To verify further the specificity of the CD2 tail interaction with the CD2BP1SH3 domain, cell lysates were prepared from the mouse T cell hybridoma cells W33 (wtCD2) and Δ25‐2 (ΔCD2), representing variants of the 155.16 cell line which were retrovirally transduced with wild‐type human CD2 or a CD2 cytoplasmic tail‐minus variant, respectively (Li et al., 1996). As expected, the GST–CD2BP1SH3 protein specifically interacts with the intact CD2 molecule in wtCD2 but not the tail‐truncated CD2 molecule ΔCD2 (Figure 3B).

In parallel transient transfection experiments, the interaction between CD2BP1 and the CD2 tail was confirmed in COS7 cells using wtCD2 or ΔCD2 cDNA constructs co‐transfected with FLAG‐tagged CD2BP1L. As shown in Figure 3C (left panel) the anti‐CD2BP1 mAb 8C93D8 (described in detail below) co‐precipitated wtCD2 but not ΔCD2 protein. While the amount of CD2 is low compared with that detected in the 3T48B5 anti‐CD2 mAb immunoprecipitation, the difference probably reflects the weak association between CD2 and CD2BP1 molecules. This result is corroborated in reciprocal co‐precipitation analysis of CD2BP1 by anti‐CD2 in wtCD2/CD2BP1 co‐transfected COS7 cells but not in ΔCD2/CD2BP1 co‐transfected COS7 cells (Figure 3C, right panel).

Localization of the CD2BP1‐binding site on the CD2 cytoplasmic tail

There are five proline‐rich (PXXP) segments within the CD2 tail (Figure 4A). Previous studies have indicated that in human CD2, the two most N‐terminal sequences (PPPGHR) are necessary for signal transduction resulting in CD2‐triggered IL‐2 production (Chang et al., 1989; Hahn and Bierer, 1993). While the function of the others is yet to be defined, it is noteworthy that the C‐terminal two proline‐rich segments fall within a sequence of 18 amino acids, which is the most highly conserved CD2 cytoplasmic tail region across all species studied to date (Clayton et al., 1987; Tavernor et al., 1994). Given the likelihood that the CD2BP1 protein would interact with one of the proline‐rich segments via its SH3 domain, we constructed by PCR different truncation variants of the CD2 tail in the yeast vector described above to pinpoint the site of the CD2BP1 SH3 interaction. Hence, construct N contains only the most N‐terminal PPPGHR motif, construct M contains both PPPGHR sequences, construct L contains a proline‐rich sequence (PPAP) in addition to the PPPGHR motifs but lacks the C‐terminal conserved region, and construct K contains all but the C‐terminal half of the most conserved sequence. These tail variants were tested in the yeast two‐hybrid system for their interaction with CD2BP1L or CD2BP1S as well as truncations of the latter lacking the SH3 domain (CD2BP1S/ΔSH3) or consisting of the SH3 domain plus 34, 66 or 83 N‐terminal residues (SH334, SH366 or SH383, respectively) or the SH3 domain alone with an artificial N‐terminal linker (SH3GGGGS) (Figure 4B). The strength of the interaction was determined by lacZ induction.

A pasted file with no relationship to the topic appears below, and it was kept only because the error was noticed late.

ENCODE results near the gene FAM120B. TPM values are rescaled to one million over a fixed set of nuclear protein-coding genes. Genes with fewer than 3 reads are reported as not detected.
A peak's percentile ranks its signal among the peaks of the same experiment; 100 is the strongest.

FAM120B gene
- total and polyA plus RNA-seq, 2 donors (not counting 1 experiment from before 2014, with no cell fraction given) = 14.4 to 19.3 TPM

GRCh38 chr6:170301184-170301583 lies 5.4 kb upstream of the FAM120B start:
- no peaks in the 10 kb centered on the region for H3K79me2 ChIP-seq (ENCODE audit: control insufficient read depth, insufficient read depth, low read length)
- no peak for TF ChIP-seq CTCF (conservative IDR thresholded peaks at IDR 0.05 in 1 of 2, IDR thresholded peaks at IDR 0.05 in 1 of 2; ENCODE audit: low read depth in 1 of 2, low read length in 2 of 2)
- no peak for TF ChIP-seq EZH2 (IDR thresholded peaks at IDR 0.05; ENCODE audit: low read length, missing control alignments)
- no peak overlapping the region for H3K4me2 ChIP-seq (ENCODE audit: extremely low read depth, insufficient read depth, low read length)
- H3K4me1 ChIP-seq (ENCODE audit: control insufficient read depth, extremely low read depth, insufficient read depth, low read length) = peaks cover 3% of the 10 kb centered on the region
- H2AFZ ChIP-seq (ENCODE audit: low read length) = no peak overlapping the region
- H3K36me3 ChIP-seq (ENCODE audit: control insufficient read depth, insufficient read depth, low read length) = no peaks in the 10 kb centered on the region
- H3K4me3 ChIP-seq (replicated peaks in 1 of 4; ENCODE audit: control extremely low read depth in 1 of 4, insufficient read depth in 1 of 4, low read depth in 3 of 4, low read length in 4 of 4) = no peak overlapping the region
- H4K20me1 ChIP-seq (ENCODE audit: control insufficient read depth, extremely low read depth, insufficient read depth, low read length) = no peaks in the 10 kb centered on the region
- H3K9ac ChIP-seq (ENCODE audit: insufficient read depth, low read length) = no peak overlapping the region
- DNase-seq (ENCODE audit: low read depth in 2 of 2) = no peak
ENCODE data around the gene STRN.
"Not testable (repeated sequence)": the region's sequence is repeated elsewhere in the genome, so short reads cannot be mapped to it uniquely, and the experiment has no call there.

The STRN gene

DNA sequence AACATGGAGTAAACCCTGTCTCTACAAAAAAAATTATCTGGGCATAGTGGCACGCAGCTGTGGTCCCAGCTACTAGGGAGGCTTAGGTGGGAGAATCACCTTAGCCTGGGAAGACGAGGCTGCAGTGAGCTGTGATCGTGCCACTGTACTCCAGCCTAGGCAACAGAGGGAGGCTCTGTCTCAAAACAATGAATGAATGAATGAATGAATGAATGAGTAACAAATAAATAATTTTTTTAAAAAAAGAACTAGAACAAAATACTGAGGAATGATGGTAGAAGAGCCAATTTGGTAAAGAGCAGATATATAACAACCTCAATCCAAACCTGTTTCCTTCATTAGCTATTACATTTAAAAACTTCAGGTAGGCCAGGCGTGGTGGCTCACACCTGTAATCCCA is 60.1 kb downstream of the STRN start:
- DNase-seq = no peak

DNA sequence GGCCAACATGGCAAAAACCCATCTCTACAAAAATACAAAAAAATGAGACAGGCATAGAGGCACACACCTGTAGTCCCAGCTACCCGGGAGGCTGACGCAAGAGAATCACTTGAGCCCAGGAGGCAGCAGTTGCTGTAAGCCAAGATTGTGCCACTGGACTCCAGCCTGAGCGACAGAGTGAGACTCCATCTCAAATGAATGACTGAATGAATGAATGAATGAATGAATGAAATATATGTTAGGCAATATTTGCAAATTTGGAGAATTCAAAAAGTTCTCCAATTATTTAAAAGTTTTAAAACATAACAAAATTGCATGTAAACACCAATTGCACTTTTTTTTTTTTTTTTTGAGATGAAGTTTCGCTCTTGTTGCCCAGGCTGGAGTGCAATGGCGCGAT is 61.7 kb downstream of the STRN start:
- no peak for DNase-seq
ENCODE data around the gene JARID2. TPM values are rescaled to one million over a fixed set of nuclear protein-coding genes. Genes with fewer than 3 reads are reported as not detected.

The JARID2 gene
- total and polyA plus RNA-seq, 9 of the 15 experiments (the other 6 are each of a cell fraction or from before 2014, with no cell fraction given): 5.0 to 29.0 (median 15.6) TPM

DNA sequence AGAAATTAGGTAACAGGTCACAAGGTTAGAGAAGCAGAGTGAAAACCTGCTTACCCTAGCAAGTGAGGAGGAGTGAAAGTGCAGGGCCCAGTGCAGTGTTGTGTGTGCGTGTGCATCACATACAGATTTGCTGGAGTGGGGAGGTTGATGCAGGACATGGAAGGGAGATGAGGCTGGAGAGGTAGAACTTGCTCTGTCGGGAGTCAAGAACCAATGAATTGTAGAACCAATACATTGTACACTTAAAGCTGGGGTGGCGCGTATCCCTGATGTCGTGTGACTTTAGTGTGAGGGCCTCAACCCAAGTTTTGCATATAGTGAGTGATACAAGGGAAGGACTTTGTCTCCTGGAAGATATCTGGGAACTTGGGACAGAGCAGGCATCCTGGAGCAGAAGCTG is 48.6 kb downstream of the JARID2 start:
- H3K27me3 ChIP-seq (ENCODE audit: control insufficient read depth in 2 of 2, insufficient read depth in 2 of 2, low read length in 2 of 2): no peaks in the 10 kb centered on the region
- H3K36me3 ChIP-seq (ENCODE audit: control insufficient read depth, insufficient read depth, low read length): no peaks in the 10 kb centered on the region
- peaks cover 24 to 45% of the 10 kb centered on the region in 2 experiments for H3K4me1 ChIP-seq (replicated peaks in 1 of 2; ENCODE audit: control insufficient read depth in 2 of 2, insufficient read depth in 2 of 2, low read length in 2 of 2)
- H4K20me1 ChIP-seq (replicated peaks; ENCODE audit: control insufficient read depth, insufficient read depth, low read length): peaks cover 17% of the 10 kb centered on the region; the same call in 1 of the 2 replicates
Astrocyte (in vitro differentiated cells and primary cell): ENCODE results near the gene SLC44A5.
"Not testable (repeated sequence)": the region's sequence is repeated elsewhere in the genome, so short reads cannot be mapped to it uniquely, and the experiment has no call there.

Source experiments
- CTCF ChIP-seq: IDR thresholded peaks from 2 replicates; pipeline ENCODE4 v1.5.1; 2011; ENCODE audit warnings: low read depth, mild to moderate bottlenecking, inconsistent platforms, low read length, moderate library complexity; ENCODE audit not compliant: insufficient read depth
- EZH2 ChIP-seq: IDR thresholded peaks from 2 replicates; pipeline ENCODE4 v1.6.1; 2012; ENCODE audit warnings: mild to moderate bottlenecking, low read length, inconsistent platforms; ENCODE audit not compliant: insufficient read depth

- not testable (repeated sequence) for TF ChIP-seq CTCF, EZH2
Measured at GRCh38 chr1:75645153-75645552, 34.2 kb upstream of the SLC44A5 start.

Figure 4.